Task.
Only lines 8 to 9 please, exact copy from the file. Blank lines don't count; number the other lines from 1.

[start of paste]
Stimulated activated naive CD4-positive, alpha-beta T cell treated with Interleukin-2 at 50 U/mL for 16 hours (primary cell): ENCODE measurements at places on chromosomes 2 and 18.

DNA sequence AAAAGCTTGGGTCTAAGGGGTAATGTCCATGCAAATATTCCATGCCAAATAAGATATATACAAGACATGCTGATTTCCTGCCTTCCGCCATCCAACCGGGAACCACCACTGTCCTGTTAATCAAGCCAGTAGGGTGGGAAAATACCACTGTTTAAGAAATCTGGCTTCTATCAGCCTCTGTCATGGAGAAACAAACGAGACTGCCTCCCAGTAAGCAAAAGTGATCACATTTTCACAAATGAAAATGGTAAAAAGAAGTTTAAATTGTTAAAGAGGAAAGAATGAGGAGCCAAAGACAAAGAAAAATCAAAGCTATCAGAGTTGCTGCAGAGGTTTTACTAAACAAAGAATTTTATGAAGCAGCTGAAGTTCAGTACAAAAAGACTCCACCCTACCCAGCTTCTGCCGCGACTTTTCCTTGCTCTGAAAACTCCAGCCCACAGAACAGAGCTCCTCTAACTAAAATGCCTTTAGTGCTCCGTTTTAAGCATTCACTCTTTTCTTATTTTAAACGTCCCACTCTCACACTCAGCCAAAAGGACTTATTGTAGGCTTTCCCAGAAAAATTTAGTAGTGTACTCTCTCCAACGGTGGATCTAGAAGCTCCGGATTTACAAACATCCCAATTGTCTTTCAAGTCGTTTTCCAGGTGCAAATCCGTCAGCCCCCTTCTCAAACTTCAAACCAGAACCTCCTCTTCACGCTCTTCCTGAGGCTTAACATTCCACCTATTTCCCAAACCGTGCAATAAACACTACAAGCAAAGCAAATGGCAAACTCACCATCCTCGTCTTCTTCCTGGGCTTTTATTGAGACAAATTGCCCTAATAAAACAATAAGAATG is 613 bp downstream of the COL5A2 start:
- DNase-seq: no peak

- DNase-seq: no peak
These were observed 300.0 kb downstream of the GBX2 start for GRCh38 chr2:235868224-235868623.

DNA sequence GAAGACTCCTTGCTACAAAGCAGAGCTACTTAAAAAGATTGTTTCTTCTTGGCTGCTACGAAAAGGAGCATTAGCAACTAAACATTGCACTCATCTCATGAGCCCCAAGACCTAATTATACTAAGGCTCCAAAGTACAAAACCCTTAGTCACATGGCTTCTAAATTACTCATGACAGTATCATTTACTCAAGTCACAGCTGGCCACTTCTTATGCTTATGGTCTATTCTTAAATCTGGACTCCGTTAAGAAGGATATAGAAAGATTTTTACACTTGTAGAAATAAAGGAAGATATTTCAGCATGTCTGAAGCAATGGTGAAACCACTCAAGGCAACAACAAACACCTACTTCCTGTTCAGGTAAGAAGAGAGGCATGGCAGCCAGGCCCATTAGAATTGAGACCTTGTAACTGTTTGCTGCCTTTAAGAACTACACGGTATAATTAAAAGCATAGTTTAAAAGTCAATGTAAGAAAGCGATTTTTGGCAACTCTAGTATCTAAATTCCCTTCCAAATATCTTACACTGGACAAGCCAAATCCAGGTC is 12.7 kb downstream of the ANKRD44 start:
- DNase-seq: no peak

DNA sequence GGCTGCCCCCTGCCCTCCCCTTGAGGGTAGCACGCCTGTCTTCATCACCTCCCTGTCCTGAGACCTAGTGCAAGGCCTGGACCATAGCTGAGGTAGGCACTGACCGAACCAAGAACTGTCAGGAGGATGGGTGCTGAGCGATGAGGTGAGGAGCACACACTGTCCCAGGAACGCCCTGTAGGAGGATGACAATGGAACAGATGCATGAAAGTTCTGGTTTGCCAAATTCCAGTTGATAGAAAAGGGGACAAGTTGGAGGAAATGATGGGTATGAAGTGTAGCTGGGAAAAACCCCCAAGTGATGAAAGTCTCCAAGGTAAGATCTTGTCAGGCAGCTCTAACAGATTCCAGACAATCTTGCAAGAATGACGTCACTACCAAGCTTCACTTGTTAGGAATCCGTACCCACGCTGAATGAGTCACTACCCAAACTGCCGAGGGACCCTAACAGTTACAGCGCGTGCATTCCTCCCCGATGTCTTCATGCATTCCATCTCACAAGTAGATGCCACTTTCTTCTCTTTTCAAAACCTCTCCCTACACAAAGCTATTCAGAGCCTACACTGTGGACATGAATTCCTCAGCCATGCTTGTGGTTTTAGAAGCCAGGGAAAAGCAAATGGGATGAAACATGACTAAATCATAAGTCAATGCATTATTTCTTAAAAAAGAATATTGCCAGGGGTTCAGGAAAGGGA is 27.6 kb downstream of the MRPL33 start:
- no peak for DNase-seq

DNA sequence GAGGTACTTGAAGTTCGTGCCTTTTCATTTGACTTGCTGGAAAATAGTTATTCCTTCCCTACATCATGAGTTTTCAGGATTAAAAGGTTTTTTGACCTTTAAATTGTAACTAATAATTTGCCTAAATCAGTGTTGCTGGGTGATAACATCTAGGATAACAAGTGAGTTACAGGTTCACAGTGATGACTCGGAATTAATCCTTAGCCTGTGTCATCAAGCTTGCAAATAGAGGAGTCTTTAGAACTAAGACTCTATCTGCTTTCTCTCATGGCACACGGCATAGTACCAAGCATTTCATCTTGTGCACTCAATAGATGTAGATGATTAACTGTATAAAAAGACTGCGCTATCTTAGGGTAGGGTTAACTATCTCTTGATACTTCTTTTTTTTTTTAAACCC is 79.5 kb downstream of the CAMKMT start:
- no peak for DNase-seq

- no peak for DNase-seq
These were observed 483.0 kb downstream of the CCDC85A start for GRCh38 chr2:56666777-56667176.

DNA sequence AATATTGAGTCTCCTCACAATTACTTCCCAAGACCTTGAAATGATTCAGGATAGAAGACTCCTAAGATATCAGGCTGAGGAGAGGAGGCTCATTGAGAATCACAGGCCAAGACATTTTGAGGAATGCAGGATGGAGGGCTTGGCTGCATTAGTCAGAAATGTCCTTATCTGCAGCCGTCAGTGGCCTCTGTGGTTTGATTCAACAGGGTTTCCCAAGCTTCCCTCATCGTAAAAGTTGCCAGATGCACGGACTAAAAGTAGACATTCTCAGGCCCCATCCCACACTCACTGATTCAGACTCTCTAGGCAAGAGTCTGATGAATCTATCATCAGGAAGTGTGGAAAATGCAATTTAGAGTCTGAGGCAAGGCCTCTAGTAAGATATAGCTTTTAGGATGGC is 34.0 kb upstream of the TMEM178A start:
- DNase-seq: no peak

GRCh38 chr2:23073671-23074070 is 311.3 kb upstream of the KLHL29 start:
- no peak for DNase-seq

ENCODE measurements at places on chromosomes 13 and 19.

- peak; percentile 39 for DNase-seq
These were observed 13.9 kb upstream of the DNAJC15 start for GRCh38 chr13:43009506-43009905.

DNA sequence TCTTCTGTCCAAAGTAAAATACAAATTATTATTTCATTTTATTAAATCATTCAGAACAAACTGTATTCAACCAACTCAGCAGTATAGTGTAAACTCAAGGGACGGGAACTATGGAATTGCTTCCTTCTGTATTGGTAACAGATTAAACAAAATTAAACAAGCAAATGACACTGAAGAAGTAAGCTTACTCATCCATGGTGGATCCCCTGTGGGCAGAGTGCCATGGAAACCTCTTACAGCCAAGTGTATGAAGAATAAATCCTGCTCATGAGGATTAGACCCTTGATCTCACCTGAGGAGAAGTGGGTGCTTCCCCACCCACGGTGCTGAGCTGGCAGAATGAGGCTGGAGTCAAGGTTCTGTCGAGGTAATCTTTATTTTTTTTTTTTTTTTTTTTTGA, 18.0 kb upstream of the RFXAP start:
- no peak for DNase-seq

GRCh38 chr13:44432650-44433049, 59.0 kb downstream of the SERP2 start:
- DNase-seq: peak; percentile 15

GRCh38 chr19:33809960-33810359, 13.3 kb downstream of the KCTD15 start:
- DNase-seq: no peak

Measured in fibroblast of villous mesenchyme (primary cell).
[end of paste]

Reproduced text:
DNA sequence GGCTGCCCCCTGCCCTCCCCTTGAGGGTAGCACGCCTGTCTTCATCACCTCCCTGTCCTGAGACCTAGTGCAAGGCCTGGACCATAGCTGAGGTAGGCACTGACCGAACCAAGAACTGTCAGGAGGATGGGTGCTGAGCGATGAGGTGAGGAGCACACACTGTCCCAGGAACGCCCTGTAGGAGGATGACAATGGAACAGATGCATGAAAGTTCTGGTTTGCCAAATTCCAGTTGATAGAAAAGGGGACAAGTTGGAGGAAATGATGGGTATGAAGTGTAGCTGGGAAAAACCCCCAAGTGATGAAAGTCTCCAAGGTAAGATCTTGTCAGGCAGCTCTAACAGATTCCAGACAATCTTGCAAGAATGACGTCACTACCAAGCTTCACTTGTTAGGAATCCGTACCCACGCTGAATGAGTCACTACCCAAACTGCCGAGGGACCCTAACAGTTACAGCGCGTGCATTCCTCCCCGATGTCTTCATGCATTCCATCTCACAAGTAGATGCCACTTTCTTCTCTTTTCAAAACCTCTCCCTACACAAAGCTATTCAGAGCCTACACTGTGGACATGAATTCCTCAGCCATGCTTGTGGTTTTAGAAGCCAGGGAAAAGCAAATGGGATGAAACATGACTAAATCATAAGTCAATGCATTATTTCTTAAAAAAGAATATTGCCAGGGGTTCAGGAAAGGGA is 27.6 kb downstream of the MRPL33 start:
- no peak for DNase-seq